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Math Help - Prof of sumfunctions by Abel's theorem

  1. #1
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    Prof of sumfunctions by Abel's theorem

    I look for help with a prof :

    Let F(x) = \int ((1-t^2)^) dt
    Let F(1) = phi/4

    Prove for the series that phi/4 = \sum (n=2 to infinity) [*3/4 .....(2n-3)( [(2n-2)*(2n+1])

    I have the idea that Abel's theorem is relevant for the prof without being able to prove it

    Full prof not just a hint.

    I am sure that Abel's theorem is useful with changes to allow sum not from n=0 but from n=2.

    Help is most wellcome
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  2. #2
    MHF Contributor Drexel28's Avatar
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    Quote Originally Posted by Pragma View Post
    I look for help with a prof :

    Let F(x) = \int ((1-t^2)^) dt
    Let F(1) = phi/4

    Prove for the series that phi/4 = \sum (n=2 to infinity) [*3/4 .....(2n-3)( [(2n-2)*(2n+1])

    I have the idea that Abel's theorem is relevant for the prof without being able to prove it

    Full prof not just a hint.

    I am sure that Abel's theorem is useful with changes to allow sum not from n=0 but from n=2.

    Help is most wellcome
    This is pretty much impossible to read. Could you try to retype it?
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  3. #3
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    Carifycation - Sumfunction prove results with Abel's theorem

    Let me carify wirrting it more readiable.

    Let the Taylor series in x=0 of the function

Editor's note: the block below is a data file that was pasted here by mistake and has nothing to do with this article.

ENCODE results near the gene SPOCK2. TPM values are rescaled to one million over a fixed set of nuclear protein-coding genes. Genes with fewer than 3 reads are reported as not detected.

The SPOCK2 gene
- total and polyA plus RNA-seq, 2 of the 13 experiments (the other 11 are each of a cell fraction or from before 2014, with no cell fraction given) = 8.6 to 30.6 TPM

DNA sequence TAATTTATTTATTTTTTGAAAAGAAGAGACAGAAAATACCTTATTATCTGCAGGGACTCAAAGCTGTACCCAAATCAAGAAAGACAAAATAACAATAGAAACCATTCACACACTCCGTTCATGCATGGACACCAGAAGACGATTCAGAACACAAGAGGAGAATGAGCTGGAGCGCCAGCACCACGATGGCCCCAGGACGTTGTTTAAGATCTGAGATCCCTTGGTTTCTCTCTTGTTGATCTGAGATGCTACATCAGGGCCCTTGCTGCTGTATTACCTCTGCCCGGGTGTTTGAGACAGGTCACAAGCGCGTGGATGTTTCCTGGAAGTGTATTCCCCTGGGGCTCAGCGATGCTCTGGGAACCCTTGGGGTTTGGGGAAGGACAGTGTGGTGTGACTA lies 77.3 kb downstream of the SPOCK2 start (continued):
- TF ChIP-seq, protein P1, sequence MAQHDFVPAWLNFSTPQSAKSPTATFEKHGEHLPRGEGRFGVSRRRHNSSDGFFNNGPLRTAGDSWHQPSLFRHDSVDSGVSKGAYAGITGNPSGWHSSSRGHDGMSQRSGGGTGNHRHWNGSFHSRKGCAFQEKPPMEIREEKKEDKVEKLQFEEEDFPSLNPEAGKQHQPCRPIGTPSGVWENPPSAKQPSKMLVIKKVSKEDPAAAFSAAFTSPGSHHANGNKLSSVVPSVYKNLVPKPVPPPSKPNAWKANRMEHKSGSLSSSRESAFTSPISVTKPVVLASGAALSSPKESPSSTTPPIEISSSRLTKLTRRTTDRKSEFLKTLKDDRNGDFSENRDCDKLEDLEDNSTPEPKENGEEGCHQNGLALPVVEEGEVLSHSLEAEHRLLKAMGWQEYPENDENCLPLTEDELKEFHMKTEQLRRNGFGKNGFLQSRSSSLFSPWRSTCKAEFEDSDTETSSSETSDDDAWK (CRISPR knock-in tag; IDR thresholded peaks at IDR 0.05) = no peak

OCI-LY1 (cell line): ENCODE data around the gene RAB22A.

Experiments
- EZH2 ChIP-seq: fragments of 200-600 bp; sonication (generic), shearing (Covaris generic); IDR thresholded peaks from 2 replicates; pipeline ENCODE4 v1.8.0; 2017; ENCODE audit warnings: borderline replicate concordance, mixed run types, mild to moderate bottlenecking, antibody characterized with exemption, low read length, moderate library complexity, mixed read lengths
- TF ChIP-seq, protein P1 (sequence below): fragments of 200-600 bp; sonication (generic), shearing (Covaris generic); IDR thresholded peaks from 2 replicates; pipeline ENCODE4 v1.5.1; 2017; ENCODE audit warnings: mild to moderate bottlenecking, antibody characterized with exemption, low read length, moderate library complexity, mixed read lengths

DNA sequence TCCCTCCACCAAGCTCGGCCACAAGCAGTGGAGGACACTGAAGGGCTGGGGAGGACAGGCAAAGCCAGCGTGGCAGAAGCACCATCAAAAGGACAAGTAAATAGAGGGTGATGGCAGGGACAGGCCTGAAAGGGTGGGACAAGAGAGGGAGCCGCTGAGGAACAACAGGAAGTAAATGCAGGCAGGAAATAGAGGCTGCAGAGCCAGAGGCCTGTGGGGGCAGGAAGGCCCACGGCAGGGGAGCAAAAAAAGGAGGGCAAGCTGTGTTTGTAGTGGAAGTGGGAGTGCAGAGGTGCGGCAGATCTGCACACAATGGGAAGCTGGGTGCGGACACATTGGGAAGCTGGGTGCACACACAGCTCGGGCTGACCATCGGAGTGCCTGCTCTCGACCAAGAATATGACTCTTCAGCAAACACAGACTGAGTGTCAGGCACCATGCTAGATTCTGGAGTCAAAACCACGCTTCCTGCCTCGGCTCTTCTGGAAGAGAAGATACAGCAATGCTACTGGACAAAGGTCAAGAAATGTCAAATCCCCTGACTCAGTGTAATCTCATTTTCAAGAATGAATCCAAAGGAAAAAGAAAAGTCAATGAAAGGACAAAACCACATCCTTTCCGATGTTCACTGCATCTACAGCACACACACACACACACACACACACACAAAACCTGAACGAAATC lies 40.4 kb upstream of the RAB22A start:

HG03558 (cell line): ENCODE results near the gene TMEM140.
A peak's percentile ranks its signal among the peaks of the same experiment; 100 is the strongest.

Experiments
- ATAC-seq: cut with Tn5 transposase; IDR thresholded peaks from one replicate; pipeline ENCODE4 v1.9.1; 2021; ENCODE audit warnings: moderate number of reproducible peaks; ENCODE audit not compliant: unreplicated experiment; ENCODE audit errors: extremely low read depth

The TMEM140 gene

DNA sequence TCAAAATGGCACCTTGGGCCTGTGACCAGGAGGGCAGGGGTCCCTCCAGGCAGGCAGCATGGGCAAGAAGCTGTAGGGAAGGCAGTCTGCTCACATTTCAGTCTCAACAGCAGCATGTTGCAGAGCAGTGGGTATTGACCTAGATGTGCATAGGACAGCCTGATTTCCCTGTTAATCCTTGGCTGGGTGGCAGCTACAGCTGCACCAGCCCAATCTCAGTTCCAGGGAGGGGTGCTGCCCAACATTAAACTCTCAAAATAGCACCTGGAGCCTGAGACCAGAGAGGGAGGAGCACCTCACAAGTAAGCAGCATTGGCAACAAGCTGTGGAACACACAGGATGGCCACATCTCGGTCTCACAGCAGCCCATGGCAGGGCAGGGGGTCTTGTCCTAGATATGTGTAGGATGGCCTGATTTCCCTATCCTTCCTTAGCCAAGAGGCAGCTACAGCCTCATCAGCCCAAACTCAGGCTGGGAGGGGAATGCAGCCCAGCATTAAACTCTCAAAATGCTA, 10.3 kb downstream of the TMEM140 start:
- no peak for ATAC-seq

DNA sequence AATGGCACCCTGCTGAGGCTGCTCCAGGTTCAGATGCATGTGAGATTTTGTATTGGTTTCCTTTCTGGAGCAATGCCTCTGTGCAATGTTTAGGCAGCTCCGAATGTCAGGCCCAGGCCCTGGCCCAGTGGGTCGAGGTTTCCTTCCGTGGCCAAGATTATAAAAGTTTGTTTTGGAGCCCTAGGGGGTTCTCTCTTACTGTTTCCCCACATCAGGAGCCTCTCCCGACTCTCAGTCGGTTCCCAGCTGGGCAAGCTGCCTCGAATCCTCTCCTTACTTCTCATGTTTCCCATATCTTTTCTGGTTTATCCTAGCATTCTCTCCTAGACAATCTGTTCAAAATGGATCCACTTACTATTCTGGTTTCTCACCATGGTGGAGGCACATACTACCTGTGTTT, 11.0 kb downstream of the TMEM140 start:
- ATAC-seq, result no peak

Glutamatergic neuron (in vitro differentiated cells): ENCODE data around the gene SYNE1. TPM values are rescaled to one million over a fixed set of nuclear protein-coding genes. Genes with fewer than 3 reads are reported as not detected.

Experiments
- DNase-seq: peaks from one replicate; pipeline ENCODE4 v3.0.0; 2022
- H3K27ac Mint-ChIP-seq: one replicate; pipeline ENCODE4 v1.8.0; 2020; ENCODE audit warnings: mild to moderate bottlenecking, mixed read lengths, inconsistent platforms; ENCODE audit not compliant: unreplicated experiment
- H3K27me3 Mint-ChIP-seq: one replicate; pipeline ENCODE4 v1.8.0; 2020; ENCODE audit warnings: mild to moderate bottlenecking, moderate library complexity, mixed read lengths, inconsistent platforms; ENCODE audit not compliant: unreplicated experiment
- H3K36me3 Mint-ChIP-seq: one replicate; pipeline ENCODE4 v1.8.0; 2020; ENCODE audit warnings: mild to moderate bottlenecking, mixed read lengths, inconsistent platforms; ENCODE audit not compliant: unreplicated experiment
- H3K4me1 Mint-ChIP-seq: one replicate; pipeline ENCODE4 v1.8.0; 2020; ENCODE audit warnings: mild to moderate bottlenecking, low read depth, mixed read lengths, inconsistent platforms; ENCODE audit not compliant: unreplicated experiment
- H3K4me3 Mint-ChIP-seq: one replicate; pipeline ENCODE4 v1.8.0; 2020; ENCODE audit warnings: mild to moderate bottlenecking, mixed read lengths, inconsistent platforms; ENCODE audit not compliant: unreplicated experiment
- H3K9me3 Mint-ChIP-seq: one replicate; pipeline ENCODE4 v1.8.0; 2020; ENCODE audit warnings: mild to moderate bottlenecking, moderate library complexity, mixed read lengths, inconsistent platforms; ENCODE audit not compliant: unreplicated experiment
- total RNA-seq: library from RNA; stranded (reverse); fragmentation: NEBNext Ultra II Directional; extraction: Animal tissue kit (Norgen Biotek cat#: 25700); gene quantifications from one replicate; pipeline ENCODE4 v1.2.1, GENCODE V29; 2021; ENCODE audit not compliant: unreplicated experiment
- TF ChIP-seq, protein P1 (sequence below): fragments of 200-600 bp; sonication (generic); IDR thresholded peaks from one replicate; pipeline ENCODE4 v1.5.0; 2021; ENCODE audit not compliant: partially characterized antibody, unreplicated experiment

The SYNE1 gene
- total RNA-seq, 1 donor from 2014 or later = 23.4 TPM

F(x) = integral of [(1-t^2)]^
    with integral from 0 to x


    Observe : F(1) = phi/4

    Prof the formula :

    Phi/4 = 1 - SUMMATION from n=2 to infinity of (these fractions)

    1 3 (2n-2) 1
    _ * _ *** *_______
    2 4 (2n-2) (2n(2n+1)


    I have the idea that Abel's theorem is relevant for the prof without being able to prove it

    Full prof not just a hint is needed. Abel's theorem is useful with changes to allow sum not from n=0 but from n=2 to infinity.

    FULL Prof is needed to convince me.
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  4. #4
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    Im not quite sure, but wouldn't it be an idea to actually see why

    F(1)= \frac{\pi}{4} and then use that to conclude that
    the formula holds? But i think your formula is wrong, and that it should be something like  \frac{\pi}{4} = 1-\frac{1}{6}- \sum_{n=0}^{\infty} \frac {1}{2} \frac {3}{4}...\frac {2n-3}{2n-2} \frac{1}{2n(2n+1)}
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  5. #5
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    Dialogue - explain Zaph

    Zaph

    Expalin your point. It's more like a polical option you are coming up with than a math reasoning.

    Exlain your point or better give a full proff of your point.

    BR
    Pragma
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  6. #6
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    I'm sorry, i can't help you with a proof, i was just thinking aloud i guess.. Hope you get it sorted, perhaps by people smarter than me
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